Since Time immemorial, naturally
Aluminium is the most abundant metallic element and constitutes about eight per cent of the Earth’s crust. Aluminium is present in the form of extremely diverse chemical compounds in most common types of rock, soils, drinking water and flora. Aluminium is also present in all clay rocks and has thus been a component of ceramic cooking vessels since the dawn of civilisation. Since time immemorial the evolution of life and human civilisation have developed in an aluminium-rich environment. Aluminium is also present in traces in plant and animal tissue via the food chain.
In humans, aluminium can be found in every organ and in bones. The aluminium content is particularly high in the skin, the hair and the lungs. The aluminium content of the food of an average adult is between three and 12 milligrams a day depending on the person’s eating habits, although in special cases, where patients take aluminium-containing medication, it can exceed 1000 milligrams a day, usually in the form of aluminium hydroxide.
There are no known deleterious effects attributable to aluminium. Use in the fields of application mentioned above is recognised by the World Health Organization (WHO).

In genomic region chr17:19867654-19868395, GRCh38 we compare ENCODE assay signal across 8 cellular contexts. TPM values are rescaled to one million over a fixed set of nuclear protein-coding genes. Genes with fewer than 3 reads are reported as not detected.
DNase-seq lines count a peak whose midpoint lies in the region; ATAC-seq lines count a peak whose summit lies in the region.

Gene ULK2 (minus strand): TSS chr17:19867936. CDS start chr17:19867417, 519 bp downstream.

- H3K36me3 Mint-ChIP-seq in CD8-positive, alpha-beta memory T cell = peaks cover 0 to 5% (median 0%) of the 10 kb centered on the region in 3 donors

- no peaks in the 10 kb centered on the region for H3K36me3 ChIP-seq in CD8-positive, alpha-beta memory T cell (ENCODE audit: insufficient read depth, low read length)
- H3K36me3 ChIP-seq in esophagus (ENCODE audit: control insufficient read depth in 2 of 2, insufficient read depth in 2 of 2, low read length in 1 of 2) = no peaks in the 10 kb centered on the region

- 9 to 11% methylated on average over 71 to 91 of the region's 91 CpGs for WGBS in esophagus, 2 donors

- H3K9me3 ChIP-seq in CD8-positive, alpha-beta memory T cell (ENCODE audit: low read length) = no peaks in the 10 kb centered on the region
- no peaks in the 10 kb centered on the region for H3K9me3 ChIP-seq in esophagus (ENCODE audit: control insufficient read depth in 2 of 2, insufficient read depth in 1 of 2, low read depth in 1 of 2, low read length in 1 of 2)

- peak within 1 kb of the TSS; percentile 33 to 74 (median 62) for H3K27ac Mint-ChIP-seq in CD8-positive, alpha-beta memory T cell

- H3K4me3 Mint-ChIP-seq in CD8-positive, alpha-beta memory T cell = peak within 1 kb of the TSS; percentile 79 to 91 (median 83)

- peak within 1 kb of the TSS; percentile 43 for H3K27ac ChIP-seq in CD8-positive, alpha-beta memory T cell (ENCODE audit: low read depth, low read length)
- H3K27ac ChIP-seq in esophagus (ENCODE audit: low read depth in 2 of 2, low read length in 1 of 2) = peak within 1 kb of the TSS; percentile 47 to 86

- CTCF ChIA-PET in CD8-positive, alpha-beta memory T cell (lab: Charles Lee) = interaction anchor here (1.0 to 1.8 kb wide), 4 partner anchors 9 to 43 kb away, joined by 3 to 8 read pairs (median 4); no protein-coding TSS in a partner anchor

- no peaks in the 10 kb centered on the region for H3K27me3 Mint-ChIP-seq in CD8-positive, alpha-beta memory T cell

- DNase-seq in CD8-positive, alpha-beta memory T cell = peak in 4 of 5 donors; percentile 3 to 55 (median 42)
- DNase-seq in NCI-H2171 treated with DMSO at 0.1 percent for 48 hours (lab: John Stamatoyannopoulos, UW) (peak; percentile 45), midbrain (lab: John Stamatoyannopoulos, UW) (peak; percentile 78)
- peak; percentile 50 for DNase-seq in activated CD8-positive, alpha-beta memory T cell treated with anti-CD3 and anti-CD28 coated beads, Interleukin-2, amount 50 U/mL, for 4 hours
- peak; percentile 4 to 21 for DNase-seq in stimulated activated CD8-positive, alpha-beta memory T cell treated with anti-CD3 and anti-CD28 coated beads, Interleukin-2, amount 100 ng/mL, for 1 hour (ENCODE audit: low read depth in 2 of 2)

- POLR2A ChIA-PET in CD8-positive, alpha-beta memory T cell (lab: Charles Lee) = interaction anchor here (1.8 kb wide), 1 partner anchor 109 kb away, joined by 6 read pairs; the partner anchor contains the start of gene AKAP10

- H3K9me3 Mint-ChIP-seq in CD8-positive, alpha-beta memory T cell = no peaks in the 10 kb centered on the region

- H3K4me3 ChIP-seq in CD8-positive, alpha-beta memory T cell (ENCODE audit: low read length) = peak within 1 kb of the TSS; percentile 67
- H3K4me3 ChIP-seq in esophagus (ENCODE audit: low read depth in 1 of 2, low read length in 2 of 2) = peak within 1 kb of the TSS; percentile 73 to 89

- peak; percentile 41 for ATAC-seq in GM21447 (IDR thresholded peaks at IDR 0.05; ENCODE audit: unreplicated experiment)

Tableware and Packaging – Useful and Protective
Aluminium is widely used as foil, trays, cans and in other forms to store, preserve and prepare meals and drinks. A layer of aluminium oxide forms on the surface of aluminium in air and this is chemically stable over a pH range between 4.5 and 8.5; aluminium is thus predestined for storing the widest possible range of foodstuffs. In addition, aluminium cans for food and drink have a protective interior coating to prolong storage times. This polymer coating ensures that the acids and salts in the food and drink do not come into contact with the metal.
Compared with the natural intake via food (3-12 milligrams a day), the additional intake due to food being prepared using aluminium utensils or contact with aluminium foil of beverage cans is negligibly small and is usually about 0.1 milligrams a day.
Aluminium – in the Service of Health
Aluminium preparations are used on a large scale in medicine. Aluminium hydroxide is the most widely used aluminium compound. It is used as an antacid to treat gastric ulcers and as a phosphate puffer in cases of chronic renal deficiency. Aluminium oxide compounds are also used as filler material for cavities in teeth.
Aluminium compounds are also found in deodorants, toothpaste and disinfectants. Aluminium preparations do not pose a health risk. On the contrary, aluminium preparations contribute towards recovery and well-being. Alternative preparations are inferior to aluminium compounds.
Our drinking Water – treated using Aluminium
Aluminium is a natural constituent of surface and groundwater. Most waterworks worldwide use aluminium sulphate for drinking-water treatment. Flocculants are used to aggregate the small inorganic particles present in the water, as well as bacteria and other organisms that are a potential risk for humans, and then filter them out.
Without the use of aluminium, water is often undrinkable because of the high content of natural substances or pathogens present. The WHO gives no health-relevant criteria for evaluating aluminium contents in drinking water.